Dannnye K. Holley, Dean and Professor of Law

Family Law Clinic

Overview
The Family Law Clinic was created to address one of the most pressing needs and challenges to Texas family law courts--unrepresented family law litigants. In the Family Law Clinic, law students are supervised and managed by Professor Thelma L. Harmon. Our student attorneys represent clients in matters of divorce, conservatorship (custody), spousal maintenance, a division of assets and liabilities, child support, paternity, and name changes. The Family Clinic's primary goals are to provide law students with a quality experiential legal education and to provide high-quality legal services to indigents who would otherwise lack access to social justice. We focus on effectively developing and moving family law cases from initial client interview to final trial and decree.

The course has two components: (1) practicum - Civil Law Clinic and (2) classroom - Civil Trial Practice. Students earn four credit hours for the practicum component and two credit hours for the classroom component. Students must enroll in the Civil Trial Practice course. Students are required to participate in an initial orientation or boot camp the week before classes begin. Further information regarding the dates and times should be obtained from the clinic's supervising attorney.

For the practicum component, students interview and counsel clients, investigate and develop facts, conduct legal research, advocate for clients in court, prepare pleadings and correspondence, and prepare clients and witnesses for trial. Students are responsible for drafting all pleadings-initial and responsive, discovery, etc. Students will learn law office management including, but not limited to, E-filing, file management (electronic and hard-copy), managing schedules, trial dates and hearings, coordinating appointments and meetings, scheduling conference rooms; coordinating with clients, opposing counsel, and court personnel to obtain and provide information and/or documentation related to legal matters.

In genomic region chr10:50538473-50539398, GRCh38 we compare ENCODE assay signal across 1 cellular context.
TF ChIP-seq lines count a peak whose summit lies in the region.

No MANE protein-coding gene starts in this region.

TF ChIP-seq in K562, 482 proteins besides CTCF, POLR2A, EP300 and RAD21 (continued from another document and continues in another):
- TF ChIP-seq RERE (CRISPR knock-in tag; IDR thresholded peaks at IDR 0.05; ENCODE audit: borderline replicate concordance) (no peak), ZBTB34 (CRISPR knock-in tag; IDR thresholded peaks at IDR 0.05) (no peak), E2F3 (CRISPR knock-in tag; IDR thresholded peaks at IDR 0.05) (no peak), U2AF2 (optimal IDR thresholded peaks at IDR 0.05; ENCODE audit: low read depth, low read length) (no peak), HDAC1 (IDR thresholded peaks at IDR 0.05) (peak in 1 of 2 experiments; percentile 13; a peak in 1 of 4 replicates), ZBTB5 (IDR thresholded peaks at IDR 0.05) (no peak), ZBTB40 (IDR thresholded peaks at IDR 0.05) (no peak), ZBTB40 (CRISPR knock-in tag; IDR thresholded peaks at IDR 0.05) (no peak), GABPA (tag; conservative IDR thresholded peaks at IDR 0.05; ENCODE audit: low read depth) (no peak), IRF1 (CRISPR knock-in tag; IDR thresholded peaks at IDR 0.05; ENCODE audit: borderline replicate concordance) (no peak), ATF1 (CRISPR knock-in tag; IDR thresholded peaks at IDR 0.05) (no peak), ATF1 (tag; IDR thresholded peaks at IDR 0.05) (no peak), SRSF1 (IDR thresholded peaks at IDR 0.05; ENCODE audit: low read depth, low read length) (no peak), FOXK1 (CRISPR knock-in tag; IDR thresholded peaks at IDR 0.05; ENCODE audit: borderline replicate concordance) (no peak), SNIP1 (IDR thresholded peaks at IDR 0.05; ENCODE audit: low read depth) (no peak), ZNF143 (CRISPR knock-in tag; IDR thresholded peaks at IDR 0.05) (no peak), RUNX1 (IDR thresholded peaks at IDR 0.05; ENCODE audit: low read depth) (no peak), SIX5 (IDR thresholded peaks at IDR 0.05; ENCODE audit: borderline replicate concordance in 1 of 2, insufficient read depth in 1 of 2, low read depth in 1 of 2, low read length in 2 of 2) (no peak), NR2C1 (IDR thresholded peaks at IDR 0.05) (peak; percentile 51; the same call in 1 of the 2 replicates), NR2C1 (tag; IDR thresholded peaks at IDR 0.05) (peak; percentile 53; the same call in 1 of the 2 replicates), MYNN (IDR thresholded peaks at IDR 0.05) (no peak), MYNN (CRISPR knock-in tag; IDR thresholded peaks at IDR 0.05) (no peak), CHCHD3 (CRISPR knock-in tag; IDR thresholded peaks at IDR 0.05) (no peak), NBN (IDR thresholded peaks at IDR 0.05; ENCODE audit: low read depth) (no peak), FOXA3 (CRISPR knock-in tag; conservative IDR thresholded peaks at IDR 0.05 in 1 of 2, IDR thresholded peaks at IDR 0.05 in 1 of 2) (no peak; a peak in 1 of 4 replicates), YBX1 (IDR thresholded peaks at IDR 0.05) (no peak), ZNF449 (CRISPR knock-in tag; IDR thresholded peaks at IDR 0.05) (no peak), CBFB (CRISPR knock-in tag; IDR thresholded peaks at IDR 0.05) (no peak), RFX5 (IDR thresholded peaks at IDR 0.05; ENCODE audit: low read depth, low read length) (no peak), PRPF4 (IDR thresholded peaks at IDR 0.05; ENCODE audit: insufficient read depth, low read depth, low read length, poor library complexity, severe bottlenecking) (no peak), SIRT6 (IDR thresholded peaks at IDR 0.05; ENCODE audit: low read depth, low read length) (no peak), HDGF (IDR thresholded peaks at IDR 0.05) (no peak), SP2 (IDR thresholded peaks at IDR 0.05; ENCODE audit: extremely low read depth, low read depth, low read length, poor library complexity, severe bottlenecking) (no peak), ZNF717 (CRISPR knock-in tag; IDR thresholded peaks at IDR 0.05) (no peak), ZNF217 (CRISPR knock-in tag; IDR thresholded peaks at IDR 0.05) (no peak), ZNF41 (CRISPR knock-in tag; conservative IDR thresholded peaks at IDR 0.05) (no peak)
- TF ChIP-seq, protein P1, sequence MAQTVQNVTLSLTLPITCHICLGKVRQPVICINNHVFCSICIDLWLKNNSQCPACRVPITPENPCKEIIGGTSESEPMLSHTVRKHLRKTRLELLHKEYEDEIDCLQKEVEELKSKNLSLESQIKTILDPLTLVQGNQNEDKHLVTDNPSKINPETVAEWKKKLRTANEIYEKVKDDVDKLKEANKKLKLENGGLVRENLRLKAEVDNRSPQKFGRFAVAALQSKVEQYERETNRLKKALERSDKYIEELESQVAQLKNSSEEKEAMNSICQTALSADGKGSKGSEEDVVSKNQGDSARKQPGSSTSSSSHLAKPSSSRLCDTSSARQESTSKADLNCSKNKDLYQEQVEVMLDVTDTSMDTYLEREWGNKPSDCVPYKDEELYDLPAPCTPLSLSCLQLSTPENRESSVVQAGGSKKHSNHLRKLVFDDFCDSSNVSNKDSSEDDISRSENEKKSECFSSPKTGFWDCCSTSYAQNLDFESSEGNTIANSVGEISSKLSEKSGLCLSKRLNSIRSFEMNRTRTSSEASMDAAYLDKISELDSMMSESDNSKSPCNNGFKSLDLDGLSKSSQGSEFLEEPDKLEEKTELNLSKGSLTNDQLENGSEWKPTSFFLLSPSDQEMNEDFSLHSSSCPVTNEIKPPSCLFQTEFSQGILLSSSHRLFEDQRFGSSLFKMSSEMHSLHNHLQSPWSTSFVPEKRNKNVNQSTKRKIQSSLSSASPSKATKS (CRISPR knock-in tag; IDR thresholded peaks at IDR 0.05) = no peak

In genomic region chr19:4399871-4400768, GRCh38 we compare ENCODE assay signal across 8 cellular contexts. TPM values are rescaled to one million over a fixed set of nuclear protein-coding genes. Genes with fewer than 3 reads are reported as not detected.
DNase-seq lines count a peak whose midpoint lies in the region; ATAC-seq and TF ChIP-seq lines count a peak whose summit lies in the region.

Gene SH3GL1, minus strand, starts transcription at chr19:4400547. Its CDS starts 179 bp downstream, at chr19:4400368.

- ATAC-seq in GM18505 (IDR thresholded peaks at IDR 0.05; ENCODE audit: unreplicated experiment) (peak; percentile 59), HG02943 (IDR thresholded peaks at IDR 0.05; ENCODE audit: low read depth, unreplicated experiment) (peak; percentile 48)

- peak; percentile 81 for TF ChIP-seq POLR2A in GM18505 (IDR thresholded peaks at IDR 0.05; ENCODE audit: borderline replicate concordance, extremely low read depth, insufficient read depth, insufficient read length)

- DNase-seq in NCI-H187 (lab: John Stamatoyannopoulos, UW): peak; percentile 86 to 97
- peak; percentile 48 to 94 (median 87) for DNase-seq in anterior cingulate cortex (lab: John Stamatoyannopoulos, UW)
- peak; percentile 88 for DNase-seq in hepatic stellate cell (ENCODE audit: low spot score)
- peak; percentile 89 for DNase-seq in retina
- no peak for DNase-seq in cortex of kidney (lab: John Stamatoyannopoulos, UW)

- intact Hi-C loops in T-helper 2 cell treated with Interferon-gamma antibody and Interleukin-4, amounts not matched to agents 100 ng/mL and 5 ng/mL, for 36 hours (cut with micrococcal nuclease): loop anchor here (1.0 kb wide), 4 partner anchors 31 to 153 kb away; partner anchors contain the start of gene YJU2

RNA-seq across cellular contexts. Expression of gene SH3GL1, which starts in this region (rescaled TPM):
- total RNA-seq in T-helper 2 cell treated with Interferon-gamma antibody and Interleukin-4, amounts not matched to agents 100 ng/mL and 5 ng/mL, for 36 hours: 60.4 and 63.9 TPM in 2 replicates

Students may have opportunities to appear in court and represent clients in both contested as well as uncontested matters. All students also attend regularly scheduled individual supervision meetings with the clinic's supervising attorney to develop and review legal issues; develop and evaluate all strategic options in the case; and examine ethical, moral, and cultural issues that arise in the course of the work.

The classroom component consists of a skills seminar (covering topics such as interviewing, drafting pleadings or correspondence, and preparing for trial and hearings), and discussions of ethics and professional identity as well as of broader issues regarding family law and policy. Students will participate in "case rounds" whereby issues students confront in their casework are discussed in the classroom so that students may learn from each other's experiences, explore legal and practical issues in context, and gain exposure to a broader range of approaches to providing legal services.

Clinic Construct
Prerequisite{s)

Trial Simulation
Process
Submit application, be approved by the supervising attorney. Credits: Six
Duration:
Semester-long
Number of Participants:
8 to 10 per semester
Open To:
2nd semester 2Ls and 3Ls
Average Time Commitment:
12 to 15 hours per week
Case Sources:
Referrals and walk-ins

Student Attorney Responsibilities

  • Provide individual representation of clients in selected cases.
  • Draft pleadings and correspondence.
  • Conduct factual investigations.
  • Observe court trials and/or hearings.
  • Assist unrepresented family law litigants and non-litigants with reviewing various documents and understanding the court process.

Course Information

  • Students earn 4 credit hours for the
  • Practicum and 2 credit hours for the Trial Practice course.
  • Students must enroll in the Civil Trial Practice course – the class component (2 credit hours).
  • Second semester 2Ls and all 3Ls are eligible to apply.
  • At the beginning, the weekly class will be “front loaded” to teach students both substance and procedure so as to hasten their start date to represent clients in court.

Time Commitments

  • Fall and Spring semester(s): 15-20 hours a week.
  • Students' time must be flexible to attend trials, especially Mondays (3-hour time block needed).
  • Students must complete 240 clinic hours during the semester.

To Apply

  • Complete this application. Submit an unofficial copy of your transcript, writing sample, statement of interest to Marilyn Epps in Room 100.

Complete application for bar card ($15.00 fee) once accepted in the program. Applications and money order must be submitted in timely matter. If not, your ability to practice before the bench will be placed in jeopardy. No bar card, no court representation of a client.

NO EXCEPTIONS

  • Your application must be submitted to the Clinic’s Administrative Assistant in Rm. 100 or the Supervising Attorney.
  • For more information contact Thelma L. Harmon, Assistant Professor thharmon@tmslaw.tsu.edu

 

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